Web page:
Diabetic kidney disease and risk of incident stroke among adults with type 2 diabetes

Arnaud D. Kaze, Bernard G. Jaar, Gregg C. Fonarow, Justin B. Echouffo-Tcheugui

Research output: Contribution to journalArticlepeer-review


Background: Data on the relations between kidney function abnormalities and stroke in type 2 diabetes are limited. We evaluated the associations of kidney function abnormalities and chronic kidney disease (CKD) stages with incident stroke in a large sample of adults with type 2 diabetes. Methods: Participants with type 2 diabetes from the Action to Control Cardiovascular Risk in Diabetes (ACCORD) study without history of stroke at baseline were included. Urine albumin-to-creatinine ratio (UACR) and estimated glomerular filtration rate (eGFR) were assessed at baseline. CKD categories were defined according to the KDIGO (Kidney Disease: Improving Global Outcomes) guidelines. Cox proportional hazards regression models were used to compute hazard ratios (HR) and 95% confidence intervals (CI) for stroke in relation to measures of kidney function and CKD categories. Results: A total of 9170 participants (mean age 62.8 [SD: 6.6] years, 38.2% women, 62.9% white) were included. Over a median follow-up of 4.9 years (interquartile range: 4.0–5.7), 156 participants developed a stroke (incidence rate 3.6/1000 person-years [95% CI 3.0–4.2]). After adjusting for relevant confounders, higher UACR and lower eGFR were each associated with increased risk of stroke. Compared to UACR < 30 mg/g, moderate albuminuria and severe albuminuria were associated with increasing hazards for stroke (HR 1.61 [95% CI 1.12–2.32] and 2.29 [95% CI 1.39–3.80], respectively). Compared to eGFR of ≥ 60 mL/min/1.73 m2, decreased eGFR (eGFR < 60 mL/min/1.73 m2) was associated with higher risk of stroke (HR 1.50, 95% CI 0.98–2.29). Compared to no CKD, worsening CKD stage was associated with an increasing risk of stroke (HRs of 1.76 [95% CI 1.10–2.83] for CKD G1, 1.77 [95% CI 1.13–2.75] for CKD G2, and 2.03 [95% CI 1.27–3.24] for CKD G3). Conclusions: In a large sample of adults with type 2 diabetes, increasing albuminuria and worsening stages of early CKD were independently associated with higher risk of incident stroke. Trial registration: ClinicalTrials.gov. Identifier: NCT00000620.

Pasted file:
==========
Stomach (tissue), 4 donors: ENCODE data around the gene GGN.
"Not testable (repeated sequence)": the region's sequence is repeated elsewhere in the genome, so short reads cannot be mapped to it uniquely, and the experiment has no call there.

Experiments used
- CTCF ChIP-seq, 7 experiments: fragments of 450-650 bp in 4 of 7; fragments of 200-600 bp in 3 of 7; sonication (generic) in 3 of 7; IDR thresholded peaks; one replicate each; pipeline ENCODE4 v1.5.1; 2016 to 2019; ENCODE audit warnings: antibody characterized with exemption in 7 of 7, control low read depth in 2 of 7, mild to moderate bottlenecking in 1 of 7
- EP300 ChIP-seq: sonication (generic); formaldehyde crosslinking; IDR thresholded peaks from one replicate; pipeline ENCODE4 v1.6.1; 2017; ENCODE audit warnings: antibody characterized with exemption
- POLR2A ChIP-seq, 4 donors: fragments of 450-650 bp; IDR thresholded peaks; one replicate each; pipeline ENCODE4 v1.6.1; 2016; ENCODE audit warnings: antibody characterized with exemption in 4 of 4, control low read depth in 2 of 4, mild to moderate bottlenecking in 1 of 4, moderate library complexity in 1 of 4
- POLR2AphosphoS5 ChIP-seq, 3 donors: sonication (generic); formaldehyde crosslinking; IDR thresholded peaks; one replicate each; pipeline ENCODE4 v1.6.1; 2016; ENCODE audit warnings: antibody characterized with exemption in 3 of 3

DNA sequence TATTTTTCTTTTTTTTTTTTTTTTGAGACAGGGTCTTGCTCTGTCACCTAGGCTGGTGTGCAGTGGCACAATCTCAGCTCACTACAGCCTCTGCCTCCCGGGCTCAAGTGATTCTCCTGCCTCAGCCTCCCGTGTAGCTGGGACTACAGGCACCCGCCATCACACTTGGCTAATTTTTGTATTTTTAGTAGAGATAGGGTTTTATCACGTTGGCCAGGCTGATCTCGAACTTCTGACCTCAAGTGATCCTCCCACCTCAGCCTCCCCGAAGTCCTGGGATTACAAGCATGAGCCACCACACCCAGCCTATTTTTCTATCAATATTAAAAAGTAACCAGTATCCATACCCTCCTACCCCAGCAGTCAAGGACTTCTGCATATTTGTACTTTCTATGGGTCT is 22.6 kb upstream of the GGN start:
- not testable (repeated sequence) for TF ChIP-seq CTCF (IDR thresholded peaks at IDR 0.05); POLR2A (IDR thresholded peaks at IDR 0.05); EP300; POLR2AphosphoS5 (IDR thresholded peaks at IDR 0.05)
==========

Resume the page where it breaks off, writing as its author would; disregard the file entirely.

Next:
Original languageEnglish (US)
Article number127
JournalBMC medicine
Issue number1
StatePublished - Dec 2022


  • Albuminuria
  • Diabetic kidney disease
  • Epidemiology
  • Glomerular filtration rate
  • Stroke
  • Type 2 diabetes

ASJC Scopus subject areas

  • Medicine(all)


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